Sporting a black eye from a minor fall shortly before the first concert, Blomstedt light heartedly opened the session assuring the audience that his black eye was not a result of the critics taking issue with his interpretation of Brukner the night before. Far from it, the critics raved.
"What happens, instead, is an honest act of devotion: a performance in which every drop of the music is manifested. Details emerge that you are seldom aware of — phrases bursting out like popcorn kernels in the buildup to the recapitulation of the first movement or the tangy, crunchy contrasts between the sounds of different instruments as they pass around a single tune at the end of the second movement — all in the course of a narrative told so clearly, there’s never a doubt where in the piece you are." (Midgette, Washington Post, Feb. 17, 2012)
Born in 1927 in Massachusettes, but raised in Sweden, Blomstedt first began studying music at the age of 9, but was admittedly more interested in soccer than anything else. While being raised in a very traditional Adventist home, Blomstedt was encouraged by his parents to hone his musical talents for use in church. It took a dedicated and fine violin teacher to capture his attention and open his world to the possibilities of music. it was his musical journey, within the context of his Adventist faith, that framed the majority of conversation during the Q&A. "Being Adventist helps us be better musicians, and being good musicians make us better Christians", he said. “Not that there isn’t sometimes friction - friction creates warmth”.
While fielding more questions about the intersection of professional music life and faith, it was a question from WAU music student Juliana Baioni, about attaining success that drew Blomstedt's particular attention. “Success is a result of being good. It is not what you strive for – if it is what you strive for, it will most likely go wrong," he cautioned. "Success is a result of striving to be good in your profession, to pay the violin better, to compose better, to write poetry better...Success is the rat poison of humanity - very few survive it!"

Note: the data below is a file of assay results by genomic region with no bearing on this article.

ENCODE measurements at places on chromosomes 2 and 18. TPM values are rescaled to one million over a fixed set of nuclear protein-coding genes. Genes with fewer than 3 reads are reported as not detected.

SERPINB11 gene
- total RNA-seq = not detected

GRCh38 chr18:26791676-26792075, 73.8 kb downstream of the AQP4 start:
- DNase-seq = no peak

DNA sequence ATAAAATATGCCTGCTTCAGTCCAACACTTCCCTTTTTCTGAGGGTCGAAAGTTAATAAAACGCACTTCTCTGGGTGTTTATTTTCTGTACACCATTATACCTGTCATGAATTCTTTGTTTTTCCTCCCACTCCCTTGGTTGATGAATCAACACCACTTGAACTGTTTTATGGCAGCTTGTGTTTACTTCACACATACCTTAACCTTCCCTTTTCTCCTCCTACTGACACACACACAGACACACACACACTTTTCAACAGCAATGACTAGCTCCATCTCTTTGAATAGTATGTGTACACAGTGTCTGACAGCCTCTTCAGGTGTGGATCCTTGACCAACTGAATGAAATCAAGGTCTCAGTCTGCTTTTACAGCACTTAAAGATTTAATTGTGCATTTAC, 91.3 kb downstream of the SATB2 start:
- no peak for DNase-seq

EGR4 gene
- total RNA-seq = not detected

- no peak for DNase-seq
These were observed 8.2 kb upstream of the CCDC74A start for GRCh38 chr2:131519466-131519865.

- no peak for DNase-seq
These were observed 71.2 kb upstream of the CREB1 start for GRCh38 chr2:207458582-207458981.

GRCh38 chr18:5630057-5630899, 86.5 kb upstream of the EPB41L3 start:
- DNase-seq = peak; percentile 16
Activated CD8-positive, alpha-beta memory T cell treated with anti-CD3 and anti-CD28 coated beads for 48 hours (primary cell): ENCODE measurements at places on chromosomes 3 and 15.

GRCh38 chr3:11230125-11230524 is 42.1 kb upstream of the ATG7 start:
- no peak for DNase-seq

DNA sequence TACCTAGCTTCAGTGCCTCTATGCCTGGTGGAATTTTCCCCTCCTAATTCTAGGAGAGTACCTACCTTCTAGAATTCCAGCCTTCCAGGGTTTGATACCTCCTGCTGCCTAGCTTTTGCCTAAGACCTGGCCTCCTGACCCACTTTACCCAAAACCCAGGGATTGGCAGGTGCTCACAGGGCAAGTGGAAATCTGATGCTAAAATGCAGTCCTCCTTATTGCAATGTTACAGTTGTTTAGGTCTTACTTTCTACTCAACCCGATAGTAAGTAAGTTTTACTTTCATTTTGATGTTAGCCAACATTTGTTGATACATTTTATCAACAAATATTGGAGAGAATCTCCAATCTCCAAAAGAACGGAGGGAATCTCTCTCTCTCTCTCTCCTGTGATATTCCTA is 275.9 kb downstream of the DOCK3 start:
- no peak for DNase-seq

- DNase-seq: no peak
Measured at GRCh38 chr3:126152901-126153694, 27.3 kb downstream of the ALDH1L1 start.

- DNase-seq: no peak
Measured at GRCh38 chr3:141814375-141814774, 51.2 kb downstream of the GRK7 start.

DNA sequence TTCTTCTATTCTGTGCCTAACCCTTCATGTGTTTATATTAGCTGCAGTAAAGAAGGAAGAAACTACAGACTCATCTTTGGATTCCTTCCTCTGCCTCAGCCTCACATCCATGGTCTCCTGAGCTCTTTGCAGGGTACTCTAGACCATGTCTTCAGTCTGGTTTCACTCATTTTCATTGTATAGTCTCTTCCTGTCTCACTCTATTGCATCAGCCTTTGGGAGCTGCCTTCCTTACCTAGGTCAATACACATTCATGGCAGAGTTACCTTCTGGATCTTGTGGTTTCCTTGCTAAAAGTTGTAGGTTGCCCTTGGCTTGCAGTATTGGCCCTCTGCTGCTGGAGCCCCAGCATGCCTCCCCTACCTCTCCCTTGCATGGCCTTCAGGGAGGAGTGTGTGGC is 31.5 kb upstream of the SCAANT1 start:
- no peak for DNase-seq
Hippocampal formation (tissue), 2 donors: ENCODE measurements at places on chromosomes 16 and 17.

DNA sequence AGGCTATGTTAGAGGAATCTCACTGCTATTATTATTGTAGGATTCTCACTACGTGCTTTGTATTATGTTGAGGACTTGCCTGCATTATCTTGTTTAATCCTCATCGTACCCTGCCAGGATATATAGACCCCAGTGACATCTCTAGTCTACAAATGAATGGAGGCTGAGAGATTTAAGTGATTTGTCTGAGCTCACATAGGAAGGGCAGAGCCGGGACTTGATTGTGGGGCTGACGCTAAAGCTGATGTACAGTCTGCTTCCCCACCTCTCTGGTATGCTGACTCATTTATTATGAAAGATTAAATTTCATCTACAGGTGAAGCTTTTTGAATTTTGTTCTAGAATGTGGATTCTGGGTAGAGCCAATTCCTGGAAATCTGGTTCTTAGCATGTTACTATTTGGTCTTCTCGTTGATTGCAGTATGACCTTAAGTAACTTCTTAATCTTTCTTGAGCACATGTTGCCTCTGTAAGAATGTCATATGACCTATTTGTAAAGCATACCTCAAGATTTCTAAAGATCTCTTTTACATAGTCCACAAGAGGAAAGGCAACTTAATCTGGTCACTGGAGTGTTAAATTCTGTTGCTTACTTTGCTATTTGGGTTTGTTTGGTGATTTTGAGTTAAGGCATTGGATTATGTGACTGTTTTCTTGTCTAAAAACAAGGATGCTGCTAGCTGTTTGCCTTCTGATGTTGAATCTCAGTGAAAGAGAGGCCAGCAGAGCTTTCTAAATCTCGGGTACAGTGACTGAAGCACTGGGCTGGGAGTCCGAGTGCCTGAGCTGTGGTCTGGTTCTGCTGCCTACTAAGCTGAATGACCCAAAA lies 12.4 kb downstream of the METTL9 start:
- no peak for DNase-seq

Humbly brushing off the enormous amount of work and dedication it takes to achieve a high level of recognition, Blomstedt instead credited his musical successes to God and the lessons learned in living a Christian life. "Whatever I do, interpret, or play is a result of being a Christian...A Christian always strive to be truthful, and honest. We also know that as Christians we do not tamper with the Bible. BUT, one text can have lots of meaning. Half the Bible is poetry and written prose! Parables were fiction to tell a truth – and so it is with musical text" he compared. "It is sacrosanct. You cannot change that. So when you perform, you play as written! Christian grows up to respect the text, so to should a musician!"
Clearly for Blomstedt, the dedication to honest Christian living applies just as strongly to that of a truly dedicated musician. Emboldened by Blomstedt's example and sage advice, the audience appeared to leave the Peters Music Center buzzing with potential and possibiity.
By applying principals of Christian living to our musical ventures, success, no longer a thing to persue, in its own way seemed sure to find us all!
- Preston Hawes, Director NEYE
Maestro Herbert Blomstedt
Herbert Blomstedt is the Conductor Laureate of the San Francisco Symphony and an elected member of the Royal Swedish Music Academy. He recently concluded his position of Music Director of the Gewandhaus Orchestra of Leipzig after seven seasons, he remains Conductor Laureate of the San Francisco Symphony and is Honorary Conductor of the NHK Symphony Orchestra Tokyo and the Bamberg Symphony. Maestro Blomstedt has guest conducted every major orchestra across the globe, including the Berlin Philharmonic, Royal Concertgebouw Orchestra of Amsterdam, Munich Philharmonic, Boston Symphony, Chicago Symphony, New York Philharmonic, and The Philadelphia Orchestra. He has won two Grammy awards, a Gramophone Award, and the Grand Prix du Disque. His many awarded recordings can be found on Decca/London and EMI among others.
Dr. James Bingham, Chair
Peters Music Center, Room 103